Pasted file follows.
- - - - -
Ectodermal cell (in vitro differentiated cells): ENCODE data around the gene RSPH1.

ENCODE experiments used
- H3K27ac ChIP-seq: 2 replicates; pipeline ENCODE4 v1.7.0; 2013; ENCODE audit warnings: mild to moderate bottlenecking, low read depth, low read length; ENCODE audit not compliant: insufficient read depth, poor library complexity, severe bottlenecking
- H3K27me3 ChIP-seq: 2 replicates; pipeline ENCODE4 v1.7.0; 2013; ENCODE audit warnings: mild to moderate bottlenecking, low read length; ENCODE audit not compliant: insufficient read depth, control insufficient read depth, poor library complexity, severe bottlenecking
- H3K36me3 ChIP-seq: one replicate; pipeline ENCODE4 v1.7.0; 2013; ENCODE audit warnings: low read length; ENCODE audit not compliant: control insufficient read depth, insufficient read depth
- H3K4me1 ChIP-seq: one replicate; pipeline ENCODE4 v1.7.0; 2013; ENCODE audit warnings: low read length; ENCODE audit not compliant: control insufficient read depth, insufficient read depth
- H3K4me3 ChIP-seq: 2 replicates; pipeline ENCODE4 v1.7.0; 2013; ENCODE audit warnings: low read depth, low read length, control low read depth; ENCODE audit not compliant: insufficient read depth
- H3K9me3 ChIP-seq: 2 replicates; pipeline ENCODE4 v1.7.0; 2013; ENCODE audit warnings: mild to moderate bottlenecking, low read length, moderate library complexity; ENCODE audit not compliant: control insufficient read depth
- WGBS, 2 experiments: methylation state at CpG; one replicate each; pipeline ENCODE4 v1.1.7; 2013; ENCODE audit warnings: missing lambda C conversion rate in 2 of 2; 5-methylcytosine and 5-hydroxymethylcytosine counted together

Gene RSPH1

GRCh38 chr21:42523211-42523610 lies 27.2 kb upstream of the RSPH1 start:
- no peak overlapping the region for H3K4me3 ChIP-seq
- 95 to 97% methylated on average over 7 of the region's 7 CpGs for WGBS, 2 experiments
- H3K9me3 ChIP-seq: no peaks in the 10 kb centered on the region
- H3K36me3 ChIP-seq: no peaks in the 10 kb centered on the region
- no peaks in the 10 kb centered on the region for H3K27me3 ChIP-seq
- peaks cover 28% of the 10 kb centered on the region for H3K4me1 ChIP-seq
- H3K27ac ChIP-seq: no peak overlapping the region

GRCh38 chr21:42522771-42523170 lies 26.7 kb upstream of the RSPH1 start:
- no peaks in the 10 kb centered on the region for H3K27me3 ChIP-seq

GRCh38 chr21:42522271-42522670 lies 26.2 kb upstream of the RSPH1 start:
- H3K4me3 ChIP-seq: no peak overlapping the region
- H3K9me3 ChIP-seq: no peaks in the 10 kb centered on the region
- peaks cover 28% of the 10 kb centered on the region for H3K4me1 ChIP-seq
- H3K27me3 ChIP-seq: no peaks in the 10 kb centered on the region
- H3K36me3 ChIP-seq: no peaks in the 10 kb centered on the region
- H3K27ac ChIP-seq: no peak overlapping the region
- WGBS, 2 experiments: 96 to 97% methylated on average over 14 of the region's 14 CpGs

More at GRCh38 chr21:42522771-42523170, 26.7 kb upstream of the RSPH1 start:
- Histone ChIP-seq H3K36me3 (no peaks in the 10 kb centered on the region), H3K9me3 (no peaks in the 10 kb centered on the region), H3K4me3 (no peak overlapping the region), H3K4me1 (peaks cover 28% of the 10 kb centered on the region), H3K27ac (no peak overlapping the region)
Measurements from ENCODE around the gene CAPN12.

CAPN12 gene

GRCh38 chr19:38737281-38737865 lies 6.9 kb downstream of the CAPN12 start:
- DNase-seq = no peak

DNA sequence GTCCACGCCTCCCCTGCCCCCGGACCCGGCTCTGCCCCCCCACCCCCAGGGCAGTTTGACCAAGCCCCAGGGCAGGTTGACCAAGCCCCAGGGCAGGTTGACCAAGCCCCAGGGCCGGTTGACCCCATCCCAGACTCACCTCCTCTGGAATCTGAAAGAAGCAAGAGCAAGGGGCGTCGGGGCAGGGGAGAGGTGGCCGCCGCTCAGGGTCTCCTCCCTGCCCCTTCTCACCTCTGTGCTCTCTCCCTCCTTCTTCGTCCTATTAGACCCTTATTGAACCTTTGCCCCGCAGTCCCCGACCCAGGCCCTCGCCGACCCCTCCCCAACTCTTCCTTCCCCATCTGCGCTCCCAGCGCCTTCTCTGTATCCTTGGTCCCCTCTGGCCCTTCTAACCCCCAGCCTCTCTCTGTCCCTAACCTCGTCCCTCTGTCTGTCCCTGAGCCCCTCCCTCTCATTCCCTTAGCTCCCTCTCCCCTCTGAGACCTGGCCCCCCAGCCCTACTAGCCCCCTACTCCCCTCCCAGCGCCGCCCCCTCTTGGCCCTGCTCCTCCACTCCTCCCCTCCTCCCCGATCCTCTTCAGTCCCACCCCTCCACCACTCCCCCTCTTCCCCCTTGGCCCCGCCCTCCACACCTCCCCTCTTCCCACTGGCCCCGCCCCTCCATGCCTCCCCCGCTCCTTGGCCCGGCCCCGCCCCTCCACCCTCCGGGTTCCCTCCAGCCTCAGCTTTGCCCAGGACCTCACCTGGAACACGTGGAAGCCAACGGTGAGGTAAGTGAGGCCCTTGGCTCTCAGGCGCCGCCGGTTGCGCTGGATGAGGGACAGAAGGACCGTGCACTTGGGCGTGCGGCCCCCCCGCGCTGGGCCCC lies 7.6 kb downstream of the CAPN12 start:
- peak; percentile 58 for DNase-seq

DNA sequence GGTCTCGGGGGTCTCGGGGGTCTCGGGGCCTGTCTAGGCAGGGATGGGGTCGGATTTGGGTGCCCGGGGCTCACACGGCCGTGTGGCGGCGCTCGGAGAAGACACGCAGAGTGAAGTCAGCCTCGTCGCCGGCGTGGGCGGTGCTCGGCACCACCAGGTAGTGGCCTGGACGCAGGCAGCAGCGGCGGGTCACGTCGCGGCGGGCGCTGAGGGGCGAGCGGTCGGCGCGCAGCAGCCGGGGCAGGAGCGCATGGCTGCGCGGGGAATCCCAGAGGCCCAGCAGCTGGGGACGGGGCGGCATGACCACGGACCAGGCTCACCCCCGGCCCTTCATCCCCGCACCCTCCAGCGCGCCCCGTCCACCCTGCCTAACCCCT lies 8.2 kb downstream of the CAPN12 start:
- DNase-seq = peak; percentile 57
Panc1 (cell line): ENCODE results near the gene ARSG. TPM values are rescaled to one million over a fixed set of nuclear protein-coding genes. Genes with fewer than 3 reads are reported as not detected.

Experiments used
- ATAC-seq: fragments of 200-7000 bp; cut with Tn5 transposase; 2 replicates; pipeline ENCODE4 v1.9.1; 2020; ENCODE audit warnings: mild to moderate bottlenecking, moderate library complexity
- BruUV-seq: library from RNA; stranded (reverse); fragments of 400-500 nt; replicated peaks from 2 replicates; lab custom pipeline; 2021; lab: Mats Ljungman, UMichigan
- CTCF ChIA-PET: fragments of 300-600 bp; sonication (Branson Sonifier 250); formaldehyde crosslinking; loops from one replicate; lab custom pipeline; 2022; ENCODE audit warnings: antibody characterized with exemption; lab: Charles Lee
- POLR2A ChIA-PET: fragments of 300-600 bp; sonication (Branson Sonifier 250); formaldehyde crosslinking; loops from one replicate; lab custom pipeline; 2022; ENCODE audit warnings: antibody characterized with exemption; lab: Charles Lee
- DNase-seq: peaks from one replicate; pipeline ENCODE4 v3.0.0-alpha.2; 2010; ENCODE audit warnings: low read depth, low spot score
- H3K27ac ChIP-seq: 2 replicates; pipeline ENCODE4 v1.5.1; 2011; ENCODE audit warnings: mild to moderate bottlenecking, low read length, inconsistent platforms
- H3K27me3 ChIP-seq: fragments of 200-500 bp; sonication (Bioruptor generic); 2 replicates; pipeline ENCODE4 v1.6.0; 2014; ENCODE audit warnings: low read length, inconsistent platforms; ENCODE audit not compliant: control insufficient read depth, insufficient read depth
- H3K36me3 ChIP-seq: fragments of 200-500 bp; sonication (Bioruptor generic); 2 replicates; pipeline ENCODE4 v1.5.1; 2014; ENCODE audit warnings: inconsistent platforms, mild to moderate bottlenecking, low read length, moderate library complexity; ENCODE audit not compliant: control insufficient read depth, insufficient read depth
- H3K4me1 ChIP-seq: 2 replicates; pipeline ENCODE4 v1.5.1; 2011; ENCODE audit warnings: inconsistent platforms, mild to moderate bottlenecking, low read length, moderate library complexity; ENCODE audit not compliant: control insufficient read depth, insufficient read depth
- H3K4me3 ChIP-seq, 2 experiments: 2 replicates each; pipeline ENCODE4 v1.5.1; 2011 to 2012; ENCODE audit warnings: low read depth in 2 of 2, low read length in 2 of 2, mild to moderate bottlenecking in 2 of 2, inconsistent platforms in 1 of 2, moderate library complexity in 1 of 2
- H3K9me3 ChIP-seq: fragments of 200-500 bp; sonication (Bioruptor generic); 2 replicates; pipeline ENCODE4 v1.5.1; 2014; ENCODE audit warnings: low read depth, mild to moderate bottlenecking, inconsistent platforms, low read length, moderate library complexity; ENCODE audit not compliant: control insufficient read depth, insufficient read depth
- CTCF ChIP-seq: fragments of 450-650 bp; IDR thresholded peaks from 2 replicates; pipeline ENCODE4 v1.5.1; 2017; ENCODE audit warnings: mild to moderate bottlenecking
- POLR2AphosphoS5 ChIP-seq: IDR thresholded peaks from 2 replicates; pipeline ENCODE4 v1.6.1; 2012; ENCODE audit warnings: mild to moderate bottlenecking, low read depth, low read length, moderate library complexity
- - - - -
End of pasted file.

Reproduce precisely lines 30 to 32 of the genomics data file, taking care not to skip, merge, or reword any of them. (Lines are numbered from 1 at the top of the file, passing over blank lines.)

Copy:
- Histone ChIP-seq H3K36me3 (no peaks in the 10 kb centered on the region), H3K9me3 (no peaks in the 10 kb centered on the region), H3K4me3 (no peak overlapping the region), H3K4me1 (peaks cover 28% of the 10 kb centered on the region), H3K27ac (no peak overlapping the region)
Measurements from ENCODE around the gene CAPN12.

CAPN12 gene